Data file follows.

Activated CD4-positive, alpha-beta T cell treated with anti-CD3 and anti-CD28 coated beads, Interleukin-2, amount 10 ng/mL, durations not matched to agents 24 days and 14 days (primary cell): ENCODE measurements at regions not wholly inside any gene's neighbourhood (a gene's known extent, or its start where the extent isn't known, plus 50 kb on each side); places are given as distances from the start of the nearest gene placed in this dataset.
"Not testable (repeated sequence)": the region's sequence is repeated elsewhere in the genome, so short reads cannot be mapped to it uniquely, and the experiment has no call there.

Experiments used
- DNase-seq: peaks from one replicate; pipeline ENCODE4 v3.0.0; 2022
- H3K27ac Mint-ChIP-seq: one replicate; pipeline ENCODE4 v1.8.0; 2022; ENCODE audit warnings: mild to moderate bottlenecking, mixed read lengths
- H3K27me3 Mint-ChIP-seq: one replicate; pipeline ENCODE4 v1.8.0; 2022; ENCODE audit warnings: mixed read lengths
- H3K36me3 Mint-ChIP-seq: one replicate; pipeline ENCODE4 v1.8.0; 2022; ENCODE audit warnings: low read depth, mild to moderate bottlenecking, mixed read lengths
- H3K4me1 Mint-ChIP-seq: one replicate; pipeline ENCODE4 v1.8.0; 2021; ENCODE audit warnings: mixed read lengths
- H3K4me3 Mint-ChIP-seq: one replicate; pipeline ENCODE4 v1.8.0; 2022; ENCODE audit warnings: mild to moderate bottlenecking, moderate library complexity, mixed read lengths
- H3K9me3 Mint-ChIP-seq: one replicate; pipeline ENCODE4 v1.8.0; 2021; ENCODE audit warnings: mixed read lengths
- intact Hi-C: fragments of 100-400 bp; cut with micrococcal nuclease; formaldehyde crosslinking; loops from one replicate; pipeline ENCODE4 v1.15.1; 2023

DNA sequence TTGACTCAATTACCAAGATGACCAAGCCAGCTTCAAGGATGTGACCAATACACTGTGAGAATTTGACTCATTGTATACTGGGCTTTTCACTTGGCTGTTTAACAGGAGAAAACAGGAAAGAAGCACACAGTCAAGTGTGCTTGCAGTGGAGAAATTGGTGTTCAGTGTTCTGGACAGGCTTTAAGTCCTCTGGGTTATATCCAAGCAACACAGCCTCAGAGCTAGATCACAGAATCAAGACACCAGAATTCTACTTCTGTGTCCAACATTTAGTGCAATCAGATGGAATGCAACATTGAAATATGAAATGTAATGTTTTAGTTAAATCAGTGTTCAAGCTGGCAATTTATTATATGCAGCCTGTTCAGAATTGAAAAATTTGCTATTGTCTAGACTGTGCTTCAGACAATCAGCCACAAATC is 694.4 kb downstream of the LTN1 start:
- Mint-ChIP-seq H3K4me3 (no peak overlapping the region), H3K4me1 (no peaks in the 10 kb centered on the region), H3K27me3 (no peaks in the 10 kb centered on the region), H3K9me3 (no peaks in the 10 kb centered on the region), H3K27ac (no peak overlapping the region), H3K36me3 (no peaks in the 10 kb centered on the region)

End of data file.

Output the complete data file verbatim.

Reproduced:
Activated CD4-positive, alpha-beta T cell treated with anti-CD3 and anti-CD28 coated beads, Interleukin-2, amount 10 ng/mL, durations not matched to agents 24 days and 14 days (primary cell): ENCODE measurements at regions not wholly inside any gene's neighbourhood (a gene's known extent, or its start where the extent isn't known, plus 50 kb on each side); places are given as distances from the start of the nearest gene placed in this dataset.
"Not testable (repeated sequence)": the region's sequence is repeated elsewhere in the genome, so short reads cannot be mapped to it uniquely, and the experiment has no call there.

Experiments used
- DNase-seq: peaks from one replicate; pipeline ENCODE4 v3.0.0; 2022
- H3K27ac Mint-ChIP-seq: one replicate; pipeline ENCODE4 v1.8.0; 2022; ENCODE audit warnings: mild to moderate bottlenecking, mixed read lengths
- H3K27me3 Mint-ChIP-seq: one replicate; pipeline ENCODE4 v1.8.0; 2022; ENCODE audit warnings: mixed read lengths
- H3K36me3 Mint-ChIP-seq: one replicate; pipeline ENCODE4 v1.8.0; 2022; ENCODE audit warnings: low read depth, mild to moderate bottlenecking, mixed read lengths
- H3K4me1 Mint-ChIP-seq: one replicate; pipeline ENCODE4 v1.8.0; 2021; ENCODE audit warnings: mixed read lengths
- H3K4me3 Mint-ChIP-seq: one replicate; pipeline ENCODE4 v1.8.0; 2022; ENCODE audit warnings: mild to moderate bottlenecking, moderate library complexity, mixed read lengths
- H3K9me3 Mint-ChIP-seq: one replicate; pipeline ENCODE4 v1.8.0; 2021; ENCODE audit warnings: mixed read lengths
- intact Hi-C: fragments of 100-400 bp; cut with micrococcal nuclease; formaldehyde crosslinking; loops from one replicate; pipeline ENCODE4 v1.15.1; 2023

DNA sequence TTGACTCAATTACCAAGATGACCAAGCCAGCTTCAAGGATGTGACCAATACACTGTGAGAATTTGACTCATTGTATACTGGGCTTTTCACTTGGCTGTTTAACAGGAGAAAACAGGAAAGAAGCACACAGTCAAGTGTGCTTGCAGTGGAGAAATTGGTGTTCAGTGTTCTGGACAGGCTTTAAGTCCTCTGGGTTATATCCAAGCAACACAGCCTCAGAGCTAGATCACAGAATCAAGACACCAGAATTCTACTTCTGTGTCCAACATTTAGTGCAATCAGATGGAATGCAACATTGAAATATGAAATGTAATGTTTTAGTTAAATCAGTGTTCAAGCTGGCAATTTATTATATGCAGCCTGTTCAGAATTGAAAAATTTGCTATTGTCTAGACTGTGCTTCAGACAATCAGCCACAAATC is 694.4 kb downstream of the LTN1 start:
- Mint-ChIP-seq H3K4me3 (no peak overlapping the region), H3K4me1 (no peaks in the 10 kb centered on the region), H3K27me3 (no peaks in the 10 kb centered on the region), H3K9me3 (no peaks in the 10 kb centered on the region), H3K27ac (no peak overlapping the region), H3K36me3 (no peaks in the 10 kb centered on the region)